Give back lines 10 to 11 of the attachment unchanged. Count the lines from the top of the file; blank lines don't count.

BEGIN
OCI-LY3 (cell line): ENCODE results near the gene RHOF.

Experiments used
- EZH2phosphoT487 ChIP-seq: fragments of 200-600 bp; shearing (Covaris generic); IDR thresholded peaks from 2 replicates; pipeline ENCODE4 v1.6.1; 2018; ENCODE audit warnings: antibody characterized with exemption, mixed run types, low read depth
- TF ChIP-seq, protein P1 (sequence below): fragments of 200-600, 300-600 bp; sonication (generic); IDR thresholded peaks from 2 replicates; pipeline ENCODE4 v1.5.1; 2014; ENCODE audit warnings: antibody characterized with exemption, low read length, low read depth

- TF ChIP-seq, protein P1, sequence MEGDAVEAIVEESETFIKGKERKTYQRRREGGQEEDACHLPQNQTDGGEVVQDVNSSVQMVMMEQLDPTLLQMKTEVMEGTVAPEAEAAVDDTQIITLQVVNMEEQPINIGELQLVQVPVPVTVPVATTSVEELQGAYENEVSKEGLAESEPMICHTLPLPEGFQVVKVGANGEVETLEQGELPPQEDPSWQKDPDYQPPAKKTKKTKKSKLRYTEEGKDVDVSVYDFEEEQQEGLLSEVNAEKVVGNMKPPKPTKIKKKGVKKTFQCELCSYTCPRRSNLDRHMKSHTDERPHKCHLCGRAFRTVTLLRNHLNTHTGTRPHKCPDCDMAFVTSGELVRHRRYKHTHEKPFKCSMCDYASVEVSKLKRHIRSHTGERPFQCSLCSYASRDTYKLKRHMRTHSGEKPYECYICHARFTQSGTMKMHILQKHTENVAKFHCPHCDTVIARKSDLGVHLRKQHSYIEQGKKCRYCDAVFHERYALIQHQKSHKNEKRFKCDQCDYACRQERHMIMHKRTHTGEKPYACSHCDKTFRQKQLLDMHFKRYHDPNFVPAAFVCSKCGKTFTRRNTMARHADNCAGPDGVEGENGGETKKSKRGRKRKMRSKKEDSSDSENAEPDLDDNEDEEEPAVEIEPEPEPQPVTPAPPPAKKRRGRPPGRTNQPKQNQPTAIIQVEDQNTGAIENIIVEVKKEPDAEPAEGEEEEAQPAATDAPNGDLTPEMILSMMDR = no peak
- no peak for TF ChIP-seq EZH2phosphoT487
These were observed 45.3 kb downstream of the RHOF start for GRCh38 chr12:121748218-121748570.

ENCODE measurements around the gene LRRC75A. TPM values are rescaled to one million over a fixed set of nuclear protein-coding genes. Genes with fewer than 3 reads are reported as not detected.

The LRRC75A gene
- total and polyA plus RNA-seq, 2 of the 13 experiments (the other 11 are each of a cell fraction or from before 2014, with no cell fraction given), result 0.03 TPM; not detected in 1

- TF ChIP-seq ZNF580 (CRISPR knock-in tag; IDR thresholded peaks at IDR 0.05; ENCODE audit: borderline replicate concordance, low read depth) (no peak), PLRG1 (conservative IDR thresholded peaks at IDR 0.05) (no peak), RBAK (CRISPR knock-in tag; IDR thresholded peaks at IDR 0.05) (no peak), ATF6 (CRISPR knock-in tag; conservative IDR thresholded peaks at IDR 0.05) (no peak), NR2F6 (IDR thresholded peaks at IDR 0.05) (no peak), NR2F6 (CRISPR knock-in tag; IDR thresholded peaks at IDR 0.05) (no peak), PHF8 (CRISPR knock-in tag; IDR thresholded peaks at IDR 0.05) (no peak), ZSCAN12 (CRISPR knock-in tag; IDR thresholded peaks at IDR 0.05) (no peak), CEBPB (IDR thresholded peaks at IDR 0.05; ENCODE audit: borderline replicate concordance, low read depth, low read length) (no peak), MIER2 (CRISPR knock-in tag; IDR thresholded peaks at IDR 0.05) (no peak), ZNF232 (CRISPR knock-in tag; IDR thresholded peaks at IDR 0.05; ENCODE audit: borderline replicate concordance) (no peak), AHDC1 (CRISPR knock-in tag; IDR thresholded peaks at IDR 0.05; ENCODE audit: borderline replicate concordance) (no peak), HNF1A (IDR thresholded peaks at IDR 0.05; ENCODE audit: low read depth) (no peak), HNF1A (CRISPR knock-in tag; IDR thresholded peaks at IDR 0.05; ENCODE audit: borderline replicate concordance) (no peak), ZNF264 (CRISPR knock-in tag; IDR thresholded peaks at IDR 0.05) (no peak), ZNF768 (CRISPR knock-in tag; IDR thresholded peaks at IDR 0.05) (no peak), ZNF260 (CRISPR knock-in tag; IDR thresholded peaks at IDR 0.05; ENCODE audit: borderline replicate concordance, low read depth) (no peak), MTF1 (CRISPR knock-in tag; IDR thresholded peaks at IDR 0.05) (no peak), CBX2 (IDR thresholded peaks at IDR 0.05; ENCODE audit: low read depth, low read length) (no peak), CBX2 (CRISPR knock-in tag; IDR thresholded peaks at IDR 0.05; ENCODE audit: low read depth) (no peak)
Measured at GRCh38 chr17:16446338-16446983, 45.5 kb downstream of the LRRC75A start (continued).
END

- total and polyA plus RNA-seq, 2 of the 13 experiments (the other 11 are each of a cell fraction or from before 2014, with no cell fraction given), result 0.03 TPM; not detected in 1

- TF ChIP-seq ZNF580 (CRISPR knock-in tag; IDR thresholded peaks at IDR 0.05; ENCODE audit: borderline replicate concordance, low read depth) (no peak), PLRG1 (conservative IDR thresholded peaks at IDR 0.05) (no peak), RBAK (CRISPR knock-in tag; IDR thresholded peaks at IDR 0.05) (no peak), ATF6 (CRISPR knock-in tag; conservative IDR thresholded peaks at IDR 0.05) (no peak), NR2F6 (IDR thresholded peaks at IDR 0.05) (no peak), NR2F6 (CRISPR knock-in tag; IDR thresholded peaks at IDR 0.05) (no peak), PHF8 (CRISPR knock-in tag; IDR thresholded peaks at IDR 0.05) (no peak), ZSCAN12 (CRISPR knock-in tag; IDR thresholded peaks at IDR 0.05) (no peak), CEBPB (IDR thresholded peaks at IDR 0.05; ENCODE audit: borderline replicate concordance, low read depth, low read length) (no peak), MIER2 (CRISPR knock-in tag; IDR thresholded peaks at IDR 0.05) (no peak), ZNF232 (CRISPR knock-in tag; IDR thresholded peaks at IDR 0.05; ENCODE audit: borderline replicate concordance) (no peak), AHDC1 (CRISPR knock-in tag; IDR thresholded peaks at IDR 0.05; ENCODE audit: borderline replicate concordance) (no peak), HNF1A (IDR thresholded peaks at IDR 0.05; ENCODE audit: low read depth) (no peak), HNF1A (CRISPR knock-in tag; IDR thresholded peaks at IDR 0.05; ENCODE audit: borderline replicate concordance) (no peak), ZNF264 (CRISPR knock-in tag; IDR thresholded peaks at IDR 0.05) (no peak), ZNF768 (CRISPR knock-in tag; IDR thresholded peaks at IDR 0.05) (no peak), ZNF260 (CRISPR knock-in tag; IDR thresholded peaks at IDR 0.05; ENCODE audit: borderline replicate concordance, low read depth) (no peak), MTF1 (CRISPR knock-in tag; IDR thresholded peaks at IDR 0.05) (no peak), CBX2 (IDR thresholded peaks at IDR 0.05; ENCODE audit: low read depth, low read length) (no peak), CBX2 (CRISPR knock-in tag; IDR thresholded peaks at IDR 0.05; ENCODE audit: low read depth) (no peak)